Edgerton’s face has a particular knack for looking haunted with near skeletally sharp cheekbones and deep set blue eyes. Even when confidently relaying lessons about horticulture to a captive audience, Edgerton keeps one toe dipped in trauma. Those not lucky enough to have caught his exemplary work in “The Underground Railroad,” “Loving,” and “It Comes at Night” may be shocked to discover that the man who was widely mocked for portraying Egyptian King Rameses is actually one of Hollywood’s most striking and versatile leading men.
The bulk of the narrative is concerned with unspooling Narvel’s troubled path and the redemptive relationship he forms with Maya. For those familiar with Schrader there may be slight disappointment in yet another female romantic interest that represents potential salvation for a troubled man. But there is such sweetness in the tentative bond that develops between the two characters it gives Swindell the opportunity to layer in rich complexity to her role. Even at its climax her inner-turmoil keeps us guessing as to just what she is capable of. Weaver is, perhaps unsurprisingly, fascinating as the cruel and petty wealthy dowager. In terms of brutality the film’s most violent moments still pale in comparison to Weaver quivering a lip before hissing a damning indictment of “impertinent” or “obscene.”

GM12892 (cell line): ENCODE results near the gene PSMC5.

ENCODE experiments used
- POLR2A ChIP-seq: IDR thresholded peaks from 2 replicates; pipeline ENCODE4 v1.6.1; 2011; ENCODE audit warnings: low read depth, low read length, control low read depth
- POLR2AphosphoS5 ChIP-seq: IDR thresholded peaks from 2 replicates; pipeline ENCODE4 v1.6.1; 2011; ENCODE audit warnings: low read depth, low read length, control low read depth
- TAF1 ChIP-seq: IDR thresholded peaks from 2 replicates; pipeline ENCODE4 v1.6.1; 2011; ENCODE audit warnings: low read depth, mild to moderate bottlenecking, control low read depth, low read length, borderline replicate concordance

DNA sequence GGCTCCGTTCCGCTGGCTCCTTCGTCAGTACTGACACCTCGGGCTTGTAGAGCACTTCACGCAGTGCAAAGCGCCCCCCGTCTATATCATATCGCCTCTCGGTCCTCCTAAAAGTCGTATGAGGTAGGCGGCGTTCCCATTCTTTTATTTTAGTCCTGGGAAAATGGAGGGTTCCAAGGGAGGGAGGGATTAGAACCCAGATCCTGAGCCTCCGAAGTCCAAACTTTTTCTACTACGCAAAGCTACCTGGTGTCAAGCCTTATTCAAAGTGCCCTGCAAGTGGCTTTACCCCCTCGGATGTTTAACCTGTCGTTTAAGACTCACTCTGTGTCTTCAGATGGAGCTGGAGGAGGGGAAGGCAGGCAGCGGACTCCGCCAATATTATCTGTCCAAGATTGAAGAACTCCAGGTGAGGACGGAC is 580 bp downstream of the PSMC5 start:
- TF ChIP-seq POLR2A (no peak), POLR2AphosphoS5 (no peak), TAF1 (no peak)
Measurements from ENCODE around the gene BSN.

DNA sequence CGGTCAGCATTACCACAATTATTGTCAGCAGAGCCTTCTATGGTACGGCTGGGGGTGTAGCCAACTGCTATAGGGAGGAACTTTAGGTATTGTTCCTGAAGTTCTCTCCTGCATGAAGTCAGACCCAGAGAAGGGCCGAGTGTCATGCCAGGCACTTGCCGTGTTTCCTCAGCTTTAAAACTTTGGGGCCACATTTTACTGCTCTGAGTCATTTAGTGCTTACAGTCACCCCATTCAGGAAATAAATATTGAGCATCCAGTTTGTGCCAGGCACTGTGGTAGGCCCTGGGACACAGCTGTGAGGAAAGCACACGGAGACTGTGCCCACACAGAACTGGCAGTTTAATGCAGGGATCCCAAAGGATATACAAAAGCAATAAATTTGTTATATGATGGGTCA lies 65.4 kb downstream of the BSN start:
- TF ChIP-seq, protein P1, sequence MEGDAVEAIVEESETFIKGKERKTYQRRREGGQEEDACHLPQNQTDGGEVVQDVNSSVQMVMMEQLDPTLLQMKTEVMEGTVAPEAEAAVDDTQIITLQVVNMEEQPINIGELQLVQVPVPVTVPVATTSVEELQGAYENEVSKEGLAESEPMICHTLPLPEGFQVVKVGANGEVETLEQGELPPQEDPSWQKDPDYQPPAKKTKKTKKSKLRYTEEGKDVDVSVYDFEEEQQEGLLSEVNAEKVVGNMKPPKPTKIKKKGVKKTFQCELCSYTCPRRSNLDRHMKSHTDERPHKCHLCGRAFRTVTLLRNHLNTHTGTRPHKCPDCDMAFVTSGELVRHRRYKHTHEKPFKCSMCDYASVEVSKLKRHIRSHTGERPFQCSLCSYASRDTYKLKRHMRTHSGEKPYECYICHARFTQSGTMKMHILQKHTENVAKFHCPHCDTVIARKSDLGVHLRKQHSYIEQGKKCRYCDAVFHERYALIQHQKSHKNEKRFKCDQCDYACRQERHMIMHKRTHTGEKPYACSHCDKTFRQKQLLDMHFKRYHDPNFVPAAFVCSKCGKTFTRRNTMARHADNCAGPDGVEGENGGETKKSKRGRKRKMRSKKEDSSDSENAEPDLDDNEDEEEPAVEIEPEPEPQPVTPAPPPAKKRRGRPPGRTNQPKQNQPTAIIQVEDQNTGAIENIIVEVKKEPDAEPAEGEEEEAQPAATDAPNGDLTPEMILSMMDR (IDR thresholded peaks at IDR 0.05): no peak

Without going into spoilers it is also likely that the relationship between Narvel and Maya will not sit easy with many viewers. If you are able to, in any sense, root for Narvel it will be down to Schrader’s ability write characters who are themselves seeking compassion without ever holding that this is wholly deserved. As with his previous works, Schrader’s commitment to moral ambiguity makes his work thrillingly divisive and near impossible to not have some form of a reaction to. Elements of “The Master Gardener” may in retrospect feel like playing through Schrader’s greatest hits but it is lovely to see the director at this point in his career embrace a tiny bit more optimism. Even if this isn’t one for Barack Obama, it is proof that not giving a shit if people like you is still working for Paul Schrader.
“Master Gardener” premiered at the 2022 Venice Film Festival. It is currently seeking distribution.